One of the challenges that can arise from seeking to live with our walls down is that we get caught up with the flow of crowds in our culture. We end up being pulled along by the drift of the cultural tide. If we are not well rooted in our devotion to Jesus and in the beliefs, values and way of life that come from being his followers, we can easily get pulled off course. That’s why we must have our roots down if we are going to live with our walls down.
To put it another way, we have to learn to live as exiles in this world. An exile is not a homeless person. An exile has a home, they are just far away from it. Our real home is in heaven, in God’s eternal kingdom – that’s where we belong (Philippians 3:20). We are exiles, foreigners and strangers in this world system (1 Peter 1:1, 2:11; Hebrews 11;13-16). We don’t belong here. We, therefore, have much to learn from the exiles to Babylon that we read about in the Old Testament. In fact, such stories are recorded in Scripture to teach, warn and encourage us Christians (Romans 15:4; 1 Corinthians 10:11). It is tempting, when living as an exile in an alien culture, to try to either oppose and fight the culture or withdraw from it. But Jeremiah told those exiles to seek the prosperity of the place where they were exiled (Jeremiah 29:7) and Daniel and his friends were used within the government of that empire (see Daniel 1-7). That’s the walls down approach. But while seeking to be a blessing to that world, they would not bow down to the idols of that world (see Daniel 3 and 6).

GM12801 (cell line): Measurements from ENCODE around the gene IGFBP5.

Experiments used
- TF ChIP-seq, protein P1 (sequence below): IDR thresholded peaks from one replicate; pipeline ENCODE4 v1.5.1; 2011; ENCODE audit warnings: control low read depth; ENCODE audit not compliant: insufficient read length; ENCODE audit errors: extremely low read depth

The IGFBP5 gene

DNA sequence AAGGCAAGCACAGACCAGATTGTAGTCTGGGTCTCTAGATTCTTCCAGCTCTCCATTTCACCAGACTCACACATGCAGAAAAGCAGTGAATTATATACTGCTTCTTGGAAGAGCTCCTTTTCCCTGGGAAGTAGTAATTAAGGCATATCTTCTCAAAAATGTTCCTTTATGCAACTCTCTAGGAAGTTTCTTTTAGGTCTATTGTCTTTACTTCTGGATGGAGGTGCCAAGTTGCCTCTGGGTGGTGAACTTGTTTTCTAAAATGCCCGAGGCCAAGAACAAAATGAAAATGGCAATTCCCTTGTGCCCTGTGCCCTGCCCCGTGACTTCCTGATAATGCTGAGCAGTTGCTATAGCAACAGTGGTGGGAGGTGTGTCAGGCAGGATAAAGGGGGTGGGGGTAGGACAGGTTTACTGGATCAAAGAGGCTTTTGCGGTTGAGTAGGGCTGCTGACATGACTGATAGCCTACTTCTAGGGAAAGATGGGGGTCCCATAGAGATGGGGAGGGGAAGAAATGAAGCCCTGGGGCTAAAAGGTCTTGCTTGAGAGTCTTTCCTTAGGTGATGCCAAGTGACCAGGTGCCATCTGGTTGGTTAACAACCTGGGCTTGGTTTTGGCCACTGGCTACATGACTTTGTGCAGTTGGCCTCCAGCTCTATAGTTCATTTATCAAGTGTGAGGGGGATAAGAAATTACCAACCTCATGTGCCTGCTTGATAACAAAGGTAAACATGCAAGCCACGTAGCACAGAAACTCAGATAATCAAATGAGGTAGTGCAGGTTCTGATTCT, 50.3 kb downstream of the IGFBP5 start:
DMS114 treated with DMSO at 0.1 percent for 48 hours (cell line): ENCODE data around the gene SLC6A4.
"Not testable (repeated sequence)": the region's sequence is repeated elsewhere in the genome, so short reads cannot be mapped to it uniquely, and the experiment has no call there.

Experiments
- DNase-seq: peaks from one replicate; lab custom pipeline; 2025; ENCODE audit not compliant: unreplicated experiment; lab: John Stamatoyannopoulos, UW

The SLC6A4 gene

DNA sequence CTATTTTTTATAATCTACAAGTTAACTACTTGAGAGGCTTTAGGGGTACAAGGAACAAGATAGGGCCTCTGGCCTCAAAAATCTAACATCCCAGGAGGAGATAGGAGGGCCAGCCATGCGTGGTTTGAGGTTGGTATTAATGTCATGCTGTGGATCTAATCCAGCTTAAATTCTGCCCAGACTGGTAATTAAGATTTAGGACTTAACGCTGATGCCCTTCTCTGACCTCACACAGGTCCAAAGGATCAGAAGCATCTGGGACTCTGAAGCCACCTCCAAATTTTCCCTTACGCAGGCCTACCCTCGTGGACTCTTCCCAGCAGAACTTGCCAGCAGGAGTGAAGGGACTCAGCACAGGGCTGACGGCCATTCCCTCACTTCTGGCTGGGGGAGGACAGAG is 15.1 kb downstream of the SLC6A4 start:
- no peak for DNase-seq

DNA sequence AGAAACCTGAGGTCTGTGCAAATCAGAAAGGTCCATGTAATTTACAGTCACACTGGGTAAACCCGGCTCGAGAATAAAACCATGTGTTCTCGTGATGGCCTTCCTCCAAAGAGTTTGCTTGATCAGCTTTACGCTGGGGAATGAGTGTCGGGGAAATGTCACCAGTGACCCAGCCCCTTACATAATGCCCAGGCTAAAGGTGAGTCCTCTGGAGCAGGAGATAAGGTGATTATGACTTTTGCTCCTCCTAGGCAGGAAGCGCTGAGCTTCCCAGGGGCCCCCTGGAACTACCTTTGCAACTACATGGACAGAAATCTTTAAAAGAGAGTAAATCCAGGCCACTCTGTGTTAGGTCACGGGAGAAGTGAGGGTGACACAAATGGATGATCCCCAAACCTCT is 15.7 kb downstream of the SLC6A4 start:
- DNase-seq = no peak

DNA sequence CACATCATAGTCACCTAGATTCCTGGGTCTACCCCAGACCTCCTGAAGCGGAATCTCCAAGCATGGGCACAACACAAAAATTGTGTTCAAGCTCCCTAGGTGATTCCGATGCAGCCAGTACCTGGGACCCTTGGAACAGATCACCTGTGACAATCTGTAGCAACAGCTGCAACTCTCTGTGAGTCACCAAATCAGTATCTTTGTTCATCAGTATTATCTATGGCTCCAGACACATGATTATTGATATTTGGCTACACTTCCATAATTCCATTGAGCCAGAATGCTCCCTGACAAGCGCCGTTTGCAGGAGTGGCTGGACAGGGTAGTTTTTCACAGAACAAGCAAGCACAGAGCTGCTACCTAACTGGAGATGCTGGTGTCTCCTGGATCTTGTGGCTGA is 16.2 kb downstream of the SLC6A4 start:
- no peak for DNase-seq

We should be aware that in cultures throughout history, different crowds are pulling in different directions. Even in Jesus’s day, there was the pull of the religious conservatives (Pharisees), the intellectual liberal elite (Sadducees), the social justice warriors (Zealots) and the withdraw-from-society types (Essenes). Please note that Jesus did not align with any of them because his allegiance was to his Father’s kingdom and his kingdom was not of this world (John 18:36). We, likewise, must not align with any current cultural crowd. Our allegiance is to the kingdom of God only.
In the next post, we will see how we manage this tension we face as exiles, as those in the world but not of it, those seeking to make a positive difference in the world by being different from the world.
To understand more of the way of the exile, from a biblical point of view, see this excellent video by the Bible Project: https://bibleproject.com/learn/way-of-the-exile/
This challenge to seek the prosperity of the world while living by the principles of a different world has been called being a creative minority. Learn more about that term here.
You can see the talk that this post is based on here.